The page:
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Mitt Romney's tough call: Court the tea party to counter Perry surge?

With presidential hopeful Rick Perry now leading polls of GOP voters by double digits, Mitt Romney is having to pivot toward the tea party, which is not his natural constituency.

By Staff writer / August 31, 2011

Republican presidential candidate, former Massachusetts Gov. Mitt Romney addresses the Veterans of Foreign Wars 112th National Conference, on Aug. 30, in San Antonio.

Eric Gay/AP



Former Gov. Mitt Romney (R) of Massachusetts always knew he would have to kick up his presidential campaign up a notch, but it’s happening a little sooner than expected. The reason: the Perry surge.

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Suddenly, Gov. Rick Perry (R) Texas is leading polls of GOP voters by double digits, knocking Mr. Romney out of the top spot. Now it’s game on, and Governor Romney is moving out of his comfort zone to address tea partyers – not his natural constituency – and go on the attack (albeit veiled) against Governor Perry.

On Sunday, he will address a tea party rally in Concord, N.H., and the next day, will fly to South Carolina for a candidate forum hosted by the influential Sen. Jim DeMint (R) of South Carolina that Romney had originally decided to skip.

Deep red South Carolina is not considered Romney territory, but its primary is one of the earliest on the calendar, and Romney can’t cede that ground to the other candidates so soon and so easily, says Chip Felkel, a Republican strategist based in Greenville, S.C.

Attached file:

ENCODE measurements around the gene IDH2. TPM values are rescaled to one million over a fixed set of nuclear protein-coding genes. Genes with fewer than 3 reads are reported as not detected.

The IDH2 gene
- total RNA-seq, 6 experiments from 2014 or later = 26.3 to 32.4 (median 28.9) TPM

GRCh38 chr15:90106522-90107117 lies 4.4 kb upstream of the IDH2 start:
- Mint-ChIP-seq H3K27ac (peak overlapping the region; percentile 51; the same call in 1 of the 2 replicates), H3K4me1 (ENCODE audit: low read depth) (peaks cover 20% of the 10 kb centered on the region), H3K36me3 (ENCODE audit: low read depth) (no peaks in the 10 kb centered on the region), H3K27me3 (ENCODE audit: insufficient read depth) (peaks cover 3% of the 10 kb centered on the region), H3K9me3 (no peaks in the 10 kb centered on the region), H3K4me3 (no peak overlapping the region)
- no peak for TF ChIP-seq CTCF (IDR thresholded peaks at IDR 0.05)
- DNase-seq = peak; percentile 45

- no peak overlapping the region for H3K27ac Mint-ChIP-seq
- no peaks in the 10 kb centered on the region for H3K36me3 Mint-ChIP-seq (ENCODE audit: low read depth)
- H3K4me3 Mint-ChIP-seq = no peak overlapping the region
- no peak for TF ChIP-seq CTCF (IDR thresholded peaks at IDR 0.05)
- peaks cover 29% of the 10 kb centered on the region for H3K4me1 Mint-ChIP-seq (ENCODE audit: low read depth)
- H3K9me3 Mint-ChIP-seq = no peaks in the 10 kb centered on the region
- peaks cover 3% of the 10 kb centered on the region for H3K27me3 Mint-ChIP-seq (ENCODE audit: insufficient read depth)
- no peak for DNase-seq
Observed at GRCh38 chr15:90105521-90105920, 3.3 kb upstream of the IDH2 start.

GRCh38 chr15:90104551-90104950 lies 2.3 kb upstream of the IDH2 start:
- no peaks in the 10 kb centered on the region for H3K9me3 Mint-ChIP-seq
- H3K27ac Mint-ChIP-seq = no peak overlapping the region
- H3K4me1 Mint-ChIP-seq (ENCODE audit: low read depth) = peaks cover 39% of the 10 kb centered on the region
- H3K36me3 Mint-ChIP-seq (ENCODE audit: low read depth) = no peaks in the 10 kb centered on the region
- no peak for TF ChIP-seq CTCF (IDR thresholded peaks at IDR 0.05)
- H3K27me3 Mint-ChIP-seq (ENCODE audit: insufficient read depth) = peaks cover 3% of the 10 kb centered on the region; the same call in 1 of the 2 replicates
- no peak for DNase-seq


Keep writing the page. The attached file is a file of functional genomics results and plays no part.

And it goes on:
“He can’t lose by 20 points here,” says Mr. Felkel, who is unaligned in the primary. “You’ve got to show the flag a little bit.”

The New Hampshire primary directly precedes South Carolina’s, and if Romney wins in New Hampshire as expected, a poor showing in South Carolina would hurt his momentum.

Romney has visited South Carolina only once this year, and Senator DeMint is an important power broker on the Republican right. He backed Romney in 2008, and has yet to make an endorsement for 2012.

The New Hampshire tea party event is a trickier call. Few self-proclaimed tea party activists back Romney for the nomination, and there’s a chance he may be poorly received by the crowd in Concord. FreedomWorks, a Washington-based group that trains tea partyers, plans to protest Romney’s appearance.

But on balance, it’s a smart move for Romney to address the tea party crowd in Concord, says Dante Scala, a political scientist at the University of New Hampshire.


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